The museum has mounted 130 special exhibitions in 25 years, making it a solid force in the international art world. Today the museum has 400 contemporary objects in the permanent collection, with 40 of them on display in a show called "Insights." The contemporary art is drawn from family, political and spiritual themes. The topics can be love, poverty, disenfranchisement, politics and exile.
The museum is the go-to place for contemporary African art in America, both in its galleries and in its research facilities. With the infusion of the Smithsonian money, the library grew from about 3,000 volumes to 30,000. The book collection covers visual arts, history, anthropology, religion, travel and even cookbooks.
Although there are few quarrels with the quality of the displays, some veterans, such as Robbins, want the museum to have more of a social-hall feeling — a destination for groups and fraternal organizations, such as the National Urban League. Robbins says missing those opportunities makes it isolated and elitist. "I am happy to know that something I started grew, and is guaranteed through perpetuity. But I first wanted it to be a public museum and it got to be elitist. And the only way to increase attendance is through activities," says Robbins.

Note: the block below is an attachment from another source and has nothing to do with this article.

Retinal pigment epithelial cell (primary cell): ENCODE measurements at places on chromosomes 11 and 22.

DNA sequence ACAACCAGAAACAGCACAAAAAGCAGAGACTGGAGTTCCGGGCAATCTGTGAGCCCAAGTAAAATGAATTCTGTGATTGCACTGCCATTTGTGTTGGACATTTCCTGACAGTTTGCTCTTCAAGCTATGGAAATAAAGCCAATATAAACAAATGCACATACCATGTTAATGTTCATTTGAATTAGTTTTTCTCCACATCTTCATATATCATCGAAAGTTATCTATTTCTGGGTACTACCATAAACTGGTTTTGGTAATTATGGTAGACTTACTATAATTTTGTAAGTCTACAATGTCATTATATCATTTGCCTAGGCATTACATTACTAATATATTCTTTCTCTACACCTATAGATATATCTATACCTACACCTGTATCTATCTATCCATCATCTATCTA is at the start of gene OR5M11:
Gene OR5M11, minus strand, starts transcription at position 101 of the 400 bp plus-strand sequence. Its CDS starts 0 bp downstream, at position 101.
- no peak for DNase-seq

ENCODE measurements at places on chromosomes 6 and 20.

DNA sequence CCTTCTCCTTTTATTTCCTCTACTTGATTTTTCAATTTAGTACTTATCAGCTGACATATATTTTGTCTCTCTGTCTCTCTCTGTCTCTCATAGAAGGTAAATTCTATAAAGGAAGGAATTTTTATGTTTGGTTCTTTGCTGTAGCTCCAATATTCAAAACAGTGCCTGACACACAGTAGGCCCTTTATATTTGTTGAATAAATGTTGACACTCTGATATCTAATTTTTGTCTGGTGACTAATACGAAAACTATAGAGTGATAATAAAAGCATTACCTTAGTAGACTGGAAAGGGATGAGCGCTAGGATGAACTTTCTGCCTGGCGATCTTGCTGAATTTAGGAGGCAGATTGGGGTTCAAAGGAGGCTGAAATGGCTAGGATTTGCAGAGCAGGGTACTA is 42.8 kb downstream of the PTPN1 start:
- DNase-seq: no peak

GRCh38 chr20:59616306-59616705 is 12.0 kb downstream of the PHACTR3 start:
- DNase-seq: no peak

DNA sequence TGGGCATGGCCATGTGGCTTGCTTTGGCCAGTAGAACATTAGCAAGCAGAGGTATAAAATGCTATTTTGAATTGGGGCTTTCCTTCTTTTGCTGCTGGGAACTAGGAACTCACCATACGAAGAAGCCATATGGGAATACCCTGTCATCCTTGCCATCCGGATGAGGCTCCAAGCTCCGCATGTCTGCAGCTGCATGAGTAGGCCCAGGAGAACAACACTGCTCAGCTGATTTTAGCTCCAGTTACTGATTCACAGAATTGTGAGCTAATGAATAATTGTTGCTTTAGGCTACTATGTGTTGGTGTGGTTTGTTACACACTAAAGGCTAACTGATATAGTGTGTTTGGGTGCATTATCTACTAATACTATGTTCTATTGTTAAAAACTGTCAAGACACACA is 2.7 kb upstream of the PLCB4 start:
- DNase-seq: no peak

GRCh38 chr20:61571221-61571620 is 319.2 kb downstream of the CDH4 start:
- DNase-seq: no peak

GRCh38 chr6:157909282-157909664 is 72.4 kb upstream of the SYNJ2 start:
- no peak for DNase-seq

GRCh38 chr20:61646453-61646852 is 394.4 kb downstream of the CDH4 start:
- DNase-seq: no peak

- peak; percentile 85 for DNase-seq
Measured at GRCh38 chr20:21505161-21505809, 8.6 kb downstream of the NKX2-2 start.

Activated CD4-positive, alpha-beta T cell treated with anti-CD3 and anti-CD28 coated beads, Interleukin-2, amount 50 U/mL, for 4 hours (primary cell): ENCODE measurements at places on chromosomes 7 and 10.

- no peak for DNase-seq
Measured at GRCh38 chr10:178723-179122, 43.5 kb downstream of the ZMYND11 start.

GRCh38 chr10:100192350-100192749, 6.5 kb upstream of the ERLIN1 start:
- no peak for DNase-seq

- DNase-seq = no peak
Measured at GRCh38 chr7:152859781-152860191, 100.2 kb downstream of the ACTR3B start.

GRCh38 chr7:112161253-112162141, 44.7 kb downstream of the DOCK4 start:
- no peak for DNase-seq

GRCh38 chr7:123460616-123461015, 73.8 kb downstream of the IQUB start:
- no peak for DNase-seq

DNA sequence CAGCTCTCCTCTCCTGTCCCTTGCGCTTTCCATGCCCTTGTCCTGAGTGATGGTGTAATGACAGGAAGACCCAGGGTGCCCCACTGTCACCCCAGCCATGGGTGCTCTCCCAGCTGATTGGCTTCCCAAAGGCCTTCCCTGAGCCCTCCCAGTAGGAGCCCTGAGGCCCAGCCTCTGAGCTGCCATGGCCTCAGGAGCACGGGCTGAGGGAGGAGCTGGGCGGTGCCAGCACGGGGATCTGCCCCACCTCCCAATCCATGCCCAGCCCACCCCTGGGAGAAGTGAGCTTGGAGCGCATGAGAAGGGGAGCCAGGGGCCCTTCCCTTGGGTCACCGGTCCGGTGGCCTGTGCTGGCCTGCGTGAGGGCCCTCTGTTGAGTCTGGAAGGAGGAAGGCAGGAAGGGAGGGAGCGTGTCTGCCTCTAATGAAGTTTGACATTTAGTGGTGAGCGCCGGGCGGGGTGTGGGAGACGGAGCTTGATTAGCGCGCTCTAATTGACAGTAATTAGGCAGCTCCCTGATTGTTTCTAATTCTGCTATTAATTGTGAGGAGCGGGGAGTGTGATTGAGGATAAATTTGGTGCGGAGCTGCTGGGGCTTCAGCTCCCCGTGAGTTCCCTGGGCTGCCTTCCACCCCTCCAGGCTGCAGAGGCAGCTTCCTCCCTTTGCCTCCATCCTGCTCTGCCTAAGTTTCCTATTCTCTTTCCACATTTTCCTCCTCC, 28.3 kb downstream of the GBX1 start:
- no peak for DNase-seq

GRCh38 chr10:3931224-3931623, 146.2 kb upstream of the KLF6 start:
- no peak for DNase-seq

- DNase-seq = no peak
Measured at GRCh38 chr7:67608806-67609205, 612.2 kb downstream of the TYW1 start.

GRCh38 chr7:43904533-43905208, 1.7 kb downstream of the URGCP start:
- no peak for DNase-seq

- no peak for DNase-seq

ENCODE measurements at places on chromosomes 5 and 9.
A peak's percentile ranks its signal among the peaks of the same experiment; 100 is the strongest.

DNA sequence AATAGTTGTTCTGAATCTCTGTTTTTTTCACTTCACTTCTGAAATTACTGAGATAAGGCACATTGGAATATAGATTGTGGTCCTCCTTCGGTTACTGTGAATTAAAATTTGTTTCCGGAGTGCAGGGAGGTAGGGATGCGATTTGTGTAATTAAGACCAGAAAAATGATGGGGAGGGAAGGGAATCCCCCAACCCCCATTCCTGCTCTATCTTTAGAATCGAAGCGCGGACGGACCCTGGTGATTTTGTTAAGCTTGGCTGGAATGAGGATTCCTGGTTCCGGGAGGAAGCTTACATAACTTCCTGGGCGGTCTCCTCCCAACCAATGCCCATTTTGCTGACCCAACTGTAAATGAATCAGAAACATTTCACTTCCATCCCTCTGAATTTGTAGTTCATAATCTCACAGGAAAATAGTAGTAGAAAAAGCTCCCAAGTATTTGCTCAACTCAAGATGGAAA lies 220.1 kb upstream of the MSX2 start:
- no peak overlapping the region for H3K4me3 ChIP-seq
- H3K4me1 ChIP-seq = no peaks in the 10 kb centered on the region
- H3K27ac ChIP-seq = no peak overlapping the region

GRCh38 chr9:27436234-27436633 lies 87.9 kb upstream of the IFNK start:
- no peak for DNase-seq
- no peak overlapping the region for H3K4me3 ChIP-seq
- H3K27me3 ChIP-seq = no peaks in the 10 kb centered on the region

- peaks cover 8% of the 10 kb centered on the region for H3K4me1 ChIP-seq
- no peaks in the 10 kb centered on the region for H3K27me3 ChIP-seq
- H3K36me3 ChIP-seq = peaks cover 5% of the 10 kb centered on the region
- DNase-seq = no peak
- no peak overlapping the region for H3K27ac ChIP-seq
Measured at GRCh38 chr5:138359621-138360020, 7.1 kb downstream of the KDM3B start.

Today, its supporters believe, there is still a need to be instructional, to go behind the art and give some understanding of today's Africa, and what current events mean to African-Americans and all black people in the diaspora.
Patton wants the museum to balance all those roles, and doesn't think the time has passed for promoting Africa or using the prestige of a museum to counter and explain the often horrible news from Africa, from wars to genocide to regime-induced mass starvations. "We still have an education role: to be an antidote to news from Africa. Almost every time Africa is mentioned it is about HIV and AIDS. We have to think about Africa differently," she says. Art is one conduit, she argues. "It is a retrievable and redeemable culture. Art has a way of providing a narrative for issues and provides a place of solace."
As the anniversary events start, Patton is doing physically what her three predecessors did culturally with their art mix — tear down the walls. When it opens in November, the anniversary show "Treasures" — a collection of masterpieces of ancient and modern times — will replace three separate galleries and total 7,000 square feet.
Patton's task is to make sure people see more. More and more pieces are being moved to the center of the floor. "When you see them from all sides," says Patton, "that is discovery." And hopefully a rediscovery of the treasures below the ground.
La Smithsonian a 25 ans ( in French)
Native American museum to seek balance of old, new